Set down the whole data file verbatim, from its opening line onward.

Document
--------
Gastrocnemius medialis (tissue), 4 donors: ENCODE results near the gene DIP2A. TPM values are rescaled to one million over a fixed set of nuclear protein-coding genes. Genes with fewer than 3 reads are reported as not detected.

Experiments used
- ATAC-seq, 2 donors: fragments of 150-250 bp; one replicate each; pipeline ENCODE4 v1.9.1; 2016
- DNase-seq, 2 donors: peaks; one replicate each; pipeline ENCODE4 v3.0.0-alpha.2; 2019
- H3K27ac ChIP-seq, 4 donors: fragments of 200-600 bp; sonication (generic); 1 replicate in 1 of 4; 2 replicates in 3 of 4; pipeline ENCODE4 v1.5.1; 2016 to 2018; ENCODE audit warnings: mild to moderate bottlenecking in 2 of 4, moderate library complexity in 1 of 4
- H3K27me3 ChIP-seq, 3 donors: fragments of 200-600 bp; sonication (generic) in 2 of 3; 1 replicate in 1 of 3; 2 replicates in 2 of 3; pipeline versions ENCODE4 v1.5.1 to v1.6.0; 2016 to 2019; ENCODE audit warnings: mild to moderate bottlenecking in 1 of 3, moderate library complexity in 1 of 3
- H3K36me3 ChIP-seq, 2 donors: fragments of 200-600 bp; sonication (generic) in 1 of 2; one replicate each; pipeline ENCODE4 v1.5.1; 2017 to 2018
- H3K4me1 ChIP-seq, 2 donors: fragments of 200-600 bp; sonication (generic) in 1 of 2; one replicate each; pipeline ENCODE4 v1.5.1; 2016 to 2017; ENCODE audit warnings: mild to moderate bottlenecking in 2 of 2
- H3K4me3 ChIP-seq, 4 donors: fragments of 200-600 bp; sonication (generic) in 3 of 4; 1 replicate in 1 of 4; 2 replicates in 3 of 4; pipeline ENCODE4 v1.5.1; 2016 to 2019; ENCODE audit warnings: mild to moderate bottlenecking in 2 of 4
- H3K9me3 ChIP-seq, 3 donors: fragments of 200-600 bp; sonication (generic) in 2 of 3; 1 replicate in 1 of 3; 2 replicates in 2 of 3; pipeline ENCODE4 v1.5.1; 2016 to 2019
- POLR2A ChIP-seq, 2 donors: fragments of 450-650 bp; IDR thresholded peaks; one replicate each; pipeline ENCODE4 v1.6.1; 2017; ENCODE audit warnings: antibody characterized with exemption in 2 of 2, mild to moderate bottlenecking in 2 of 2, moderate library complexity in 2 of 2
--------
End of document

Gastrocnemius medialis (tissue), 4 donors: ENCODE results near the gene DIP2A. TPM values are rescaled to one million over a fixed set of nuclear protein-coding genes. Genes with fewer than 3 reads are reported as not detected.

Experiments used
- ATAC-seq, 2 donors: fragments of 150-250 bp; one replicate each; pipeline ENCODE4 v1.9.1; 2016
- DNase-seq, 2 donors: peaks; one replicate each; pipeline ENCODE4 v3.0.0-alpha.2; 2019
- H3K27ac ChIP-seq, 4 donors: fragments of 200-600 bp; sonication (generic); 1 replicate in 1 of 4; 2 replicates in 3 of 4; pipeline ENCODE4 v1.5.1; 2016 to 2018; ENCODE audit warnings: mild to moderate bottlenecking in 2 of 4, moderate library complexity in 1 of 4
- H3K27me3 ChIP-seq, 3 donors: fragments of 200-600 bp; sonication (generic) in 2 of 3; 1 replicate in 1 of 3; 2 replicates in 2 of 3; pipeline versions ENCODE4 v1.5.1 to v1.6.0; 2016 to 2019; ENCODE audit warnings: mild to moderate bottlenecking in 1 of 3, moderate library complexity in 1 of 3
- H3K36me3 ChIP-seq, 2 donors: fragments of 200-600 bp; sonication (generic) in 1 of 2; one replicate each; pipeline ENCODE4 v1.5.1; 2017 to 2018
- H3K4me1 ChIP-seq, 2 donors: fragments of 200-600 bp; sonication (generic) in 1 of 2; one replicate each; pipeline ENCODE4 v1.5.1; 2016 to 2017; ENCODE audit warnings: mild to moderate bottlenecking in 2 of 2
- H3K4me3 ChIP-seq, 4 donors: fragments of 200-600 bp; sonication (generic) in 3 of 4; 1 replicate in 1 of 4; 2 replicates in 3 of 4; pipeline ENCODE4 v1.5.1; 2016 to 2019; ENCODE audit warnings: mild to moderate bottlenecking in 2 of 4
- H3K9me3 ChIP-seq, 3 donors: fragments of 200-600 bp; sonication (generic) in 2 of 3; 1 replicate in 1 of 3; 2 replicates in 2 of 3; pipeline ENCODE4 v1.5.1; 2016 to 2019
- POLR2A ChIP-seq, 2 donors: fragments of 450-650 bp; IDR thresholded peaks; one replicate each; pipeline ENCODE4 v1.6.1; 2017; ENCODE audit warnings: antibody characterized with exemption in 2 of 2, mild to moderate bottlenecking in 2 of 2, moderate library complexity in 2 of 2